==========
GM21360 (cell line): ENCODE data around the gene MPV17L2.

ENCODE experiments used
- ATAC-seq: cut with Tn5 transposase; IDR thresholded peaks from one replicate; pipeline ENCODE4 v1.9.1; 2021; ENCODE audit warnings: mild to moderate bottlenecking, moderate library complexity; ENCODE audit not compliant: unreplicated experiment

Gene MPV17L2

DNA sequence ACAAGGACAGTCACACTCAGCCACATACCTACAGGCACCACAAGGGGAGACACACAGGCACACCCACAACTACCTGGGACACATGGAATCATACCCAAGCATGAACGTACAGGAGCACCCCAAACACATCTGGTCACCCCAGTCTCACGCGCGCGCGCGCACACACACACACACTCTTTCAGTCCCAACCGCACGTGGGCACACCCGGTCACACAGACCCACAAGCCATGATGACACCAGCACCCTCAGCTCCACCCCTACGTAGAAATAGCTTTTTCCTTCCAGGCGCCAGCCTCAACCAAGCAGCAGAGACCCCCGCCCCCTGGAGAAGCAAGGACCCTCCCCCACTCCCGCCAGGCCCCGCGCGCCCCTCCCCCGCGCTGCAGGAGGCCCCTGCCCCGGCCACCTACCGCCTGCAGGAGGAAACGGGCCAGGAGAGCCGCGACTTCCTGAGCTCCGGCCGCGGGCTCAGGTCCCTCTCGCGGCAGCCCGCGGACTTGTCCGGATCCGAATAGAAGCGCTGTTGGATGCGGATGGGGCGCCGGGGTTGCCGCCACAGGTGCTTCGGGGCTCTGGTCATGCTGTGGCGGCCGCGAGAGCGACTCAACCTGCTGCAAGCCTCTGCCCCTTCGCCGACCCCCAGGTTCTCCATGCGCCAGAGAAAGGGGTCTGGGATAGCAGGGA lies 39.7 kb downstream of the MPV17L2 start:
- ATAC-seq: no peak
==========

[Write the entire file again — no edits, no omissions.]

GM21360 (cell line): ENCODE data around the gene MPV17L2.

ENCODE experiments used
- ATAC-seq: cut with Tn5 transposase; IDR thresholded peaks from one replicate; pipeline ENCODE4 v1.9.1; 2021; ENCODE audit warnings: mild to moderate bottlenecking, moderate library complexity; ENCODE audit not compliant: unreplicated experiment

Gene MPV17L2

DNA sequence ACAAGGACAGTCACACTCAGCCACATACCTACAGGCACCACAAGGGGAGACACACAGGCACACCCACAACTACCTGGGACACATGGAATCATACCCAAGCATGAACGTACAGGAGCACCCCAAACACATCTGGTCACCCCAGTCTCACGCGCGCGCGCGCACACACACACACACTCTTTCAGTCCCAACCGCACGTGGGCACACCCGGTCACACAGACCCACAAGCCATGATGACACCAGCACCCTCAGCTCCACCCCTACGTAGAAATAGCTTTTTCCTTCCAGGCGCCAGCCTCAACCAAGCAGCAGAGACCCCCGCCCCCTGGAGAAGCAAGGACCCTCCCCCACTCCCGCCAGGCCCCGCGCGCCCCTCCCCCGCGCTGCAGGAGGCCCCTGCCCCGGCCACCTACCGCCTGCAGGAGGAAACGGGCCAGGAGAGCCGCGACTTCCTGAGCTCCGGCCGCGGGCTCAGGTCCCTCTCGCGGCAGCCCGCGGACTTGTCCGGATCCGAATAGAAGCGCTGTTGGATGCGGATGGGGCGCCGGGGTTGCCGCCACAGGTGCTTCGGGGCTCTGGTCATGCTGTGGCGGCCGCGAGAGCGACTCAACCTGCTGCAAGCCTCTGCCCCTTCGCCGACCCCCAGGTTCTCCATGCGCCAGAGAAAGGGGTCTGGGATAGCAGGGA lies 39.7 kb downstream of the MPV17L2 start:
- ATAC-seq: no peak